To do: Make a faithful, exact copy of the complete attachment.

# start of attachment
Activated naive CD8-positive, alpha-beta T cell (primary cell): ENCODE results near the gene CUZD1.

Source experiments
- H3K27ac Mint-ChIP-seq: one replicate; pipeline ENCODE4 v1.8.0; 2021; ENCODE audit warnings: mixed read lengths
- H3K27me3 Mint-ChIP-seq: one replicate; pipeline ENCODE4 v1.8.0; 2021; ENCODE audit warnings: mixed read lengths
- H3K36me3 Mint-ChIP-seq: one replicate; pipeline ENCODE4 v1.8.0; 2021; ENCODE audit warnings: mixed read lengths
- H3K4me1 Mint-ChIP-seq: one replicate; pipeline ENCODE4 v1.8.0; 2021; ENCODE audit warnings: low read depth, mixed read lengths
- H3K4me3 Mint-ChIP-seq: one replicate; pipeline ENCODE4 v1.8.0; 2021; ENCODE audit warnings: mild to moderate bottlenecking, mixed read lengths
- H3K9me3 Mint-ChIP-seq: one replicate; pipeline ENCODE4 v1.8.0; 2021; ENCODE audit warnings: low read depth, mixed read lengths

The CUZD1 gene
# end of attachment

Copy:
Activated naive CD8-positive, alpha-beta T cell (primary cell): ENCODE results near the gene CUZD1.

Source experiments
- H3K27ac Mint-ChIP-seq: one replicate; pipeline ENCODE4 v1.8.0; 2021; ENCODE audit warnings: mixed read lengths
- H3K27me3 Mint-ChIP-seq: one replicate; pipeline ENCODE4 v1.8.0; 2021; ENCODE audit warnings: mixed read lengths
- H3K36me3 Mint-ChIP-seq: one replicate; pipeline ENCODE4 v1.8.0; 2021; ENCODE audit warnings: mixed read lengths
- H3K4me1 Mint-ChIP-seq: one replicate; pipeline ENCODE4 v1.8.0; 2021; ENCODE audit warnings: low read depth, mixed read lengths
- H3K4me3 Mint-ChIP-seq: one replicate; pipeline ENCODE4 v1.8.0; 2021; ENCODE audit warnings: mild to moderate bottlenecking, mixed read lengths
- H3K9me3 Mint-ChIP-seq: one replicate; pipeline ENCODE4 v1.8.0; 2021; ENCODE audit warnings: low read depth, mixed read lengths

The CUZD1 gene